An exploratory study examining the influence of religion on attitudes towards organ donation among the Asian population in Luton, UK
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AbstractCurrently the demand for transplant organs far outstrips the supply in the UK. This problem is even more severe for the Asian population, who have been shown to be disproportionately over-represented on transplant waiting lists in some regions of the UK. Several commentators have suggested that religious and cultural traditions may be the major determinant preventing Asians from donating organs. An exploratory qualitative study was undertaken with the aim of examining the influence of religious beliefs, amongst other things, on the extent and direction of public attitudes towards organ donation in a cross-section of the Asian population in Luton. This study indicates that, in the population studied, culture and religion play a much less prohibitive part in determining the level of organ donation than previously suggested. However, there is a desire to be aware of the religious stances so that people can make a more informed decision. The emphasis should clearly been a reconsideration of the presently inadequate approaches to organ procurement and on devising and supplementing these with more appropriate ones. An example of the failure to inform effectively the relevant populations about important developments is that only two of the 32 Muslims in the survey had heard of the 'fatwa' by the Muslim Legislative Council permitting organ donation.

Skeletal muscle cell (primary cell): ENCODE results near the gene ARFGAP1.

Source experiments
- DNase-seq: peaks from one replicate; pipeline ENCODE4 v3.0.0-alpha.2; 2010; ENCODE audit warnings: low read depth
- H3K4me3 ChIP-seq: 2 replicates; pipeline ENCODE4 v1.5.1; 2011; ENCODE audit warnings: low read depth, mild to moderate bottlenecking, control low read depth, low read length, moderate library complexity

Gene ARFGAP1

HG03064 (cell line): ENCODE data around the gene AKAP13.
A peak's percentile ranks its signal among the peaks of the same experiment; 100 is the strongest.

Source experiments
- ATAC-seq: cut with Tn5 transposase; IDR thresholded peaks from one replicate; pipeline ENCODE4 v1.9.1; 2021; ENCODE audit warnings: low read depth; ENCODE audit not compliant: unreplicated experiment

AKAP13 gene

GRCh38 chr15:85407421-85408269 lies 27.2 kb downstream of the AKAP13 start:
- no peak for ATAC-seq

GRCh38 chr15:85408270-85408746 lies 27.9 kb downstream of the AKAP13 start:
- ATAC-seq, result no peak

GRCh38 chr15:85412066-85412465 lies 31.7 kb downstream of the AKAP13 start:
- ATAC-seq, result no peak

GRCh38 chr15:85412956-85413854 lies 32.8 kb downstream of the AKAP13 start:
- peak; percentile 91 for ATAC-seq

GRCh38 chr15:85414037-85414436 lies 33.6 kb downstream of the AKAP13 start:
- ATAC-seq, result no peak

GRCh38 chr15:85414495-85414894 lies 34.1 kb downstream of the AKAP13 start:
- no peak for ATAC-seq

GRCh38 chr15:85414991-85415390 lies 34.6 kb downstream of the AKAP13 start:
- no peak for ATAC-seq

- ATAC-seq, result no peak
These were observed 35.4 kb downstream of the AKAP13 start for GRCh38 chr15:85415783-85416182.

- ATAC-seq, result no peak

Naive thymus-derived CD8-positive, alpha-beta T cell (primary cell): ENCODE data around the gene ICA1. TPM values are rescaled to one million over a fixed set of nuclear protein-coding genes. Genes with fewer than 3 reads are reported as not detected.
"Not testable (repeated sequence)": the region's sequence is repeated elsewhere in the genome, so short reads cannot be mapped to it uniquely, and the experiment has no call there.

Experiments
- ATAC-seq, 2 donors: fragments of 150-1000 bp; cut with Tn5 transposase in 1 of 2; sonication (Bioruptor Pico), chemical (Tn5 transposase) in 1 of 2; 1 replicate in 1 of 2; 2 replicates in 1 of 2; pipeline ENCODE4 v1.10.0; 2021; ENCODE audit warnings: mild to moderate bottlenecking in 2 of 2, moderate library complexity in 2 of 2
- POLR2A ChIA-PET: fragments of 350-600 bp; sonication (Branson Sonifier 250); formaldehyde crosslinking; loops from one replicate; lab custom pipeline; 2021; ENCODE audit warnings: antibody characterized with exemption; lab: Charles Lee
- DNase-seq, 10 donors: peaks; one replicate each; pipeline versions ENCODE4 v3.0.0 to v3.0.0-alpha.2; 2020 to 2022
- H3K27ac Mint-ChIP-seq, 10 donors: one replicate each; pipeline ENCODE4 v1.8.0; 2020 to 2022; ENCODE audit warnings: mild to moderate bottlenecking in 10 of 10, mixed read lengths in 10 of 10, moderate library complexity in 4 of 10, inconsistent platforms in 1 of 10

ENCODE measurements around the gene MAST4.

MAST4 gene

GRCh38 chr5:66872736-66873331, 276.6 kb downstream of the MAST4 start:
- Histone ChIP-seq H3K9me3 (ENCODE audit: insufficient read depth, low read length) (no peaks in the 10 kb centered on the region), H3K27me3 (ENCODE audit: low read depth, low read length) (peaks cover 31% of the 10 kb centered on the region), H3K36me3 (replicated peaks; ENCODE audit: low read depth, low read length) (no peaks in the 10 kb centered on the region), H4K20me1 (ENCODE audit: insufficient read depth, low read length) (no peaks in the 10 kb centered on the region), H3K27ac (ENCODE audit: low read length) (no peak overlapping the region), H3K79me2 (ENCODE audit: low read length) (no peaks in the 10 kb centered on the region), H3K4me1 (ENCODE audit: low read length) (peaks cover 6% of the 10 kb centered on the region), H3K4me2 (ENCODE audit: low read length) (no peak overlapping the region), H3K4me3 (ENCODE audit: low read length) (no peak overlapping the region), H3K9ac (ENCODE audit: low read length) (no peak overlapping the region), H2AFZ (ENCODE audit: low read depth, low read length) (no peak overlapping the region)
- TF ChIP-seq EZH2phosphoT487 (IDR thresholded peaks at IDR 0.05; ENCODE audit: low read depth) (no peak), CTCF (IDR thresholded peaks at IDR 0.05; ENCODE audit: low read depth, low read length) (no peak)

CitationRandhawa, G. (1998) 'An exploratory study examining the influence of religion on attitudes towards organ donation among the Asian population in Luton, UK', Nephrology Dialysis Transplantation, 13 (8), pp.1949-1954.
PublisherOxford University Press
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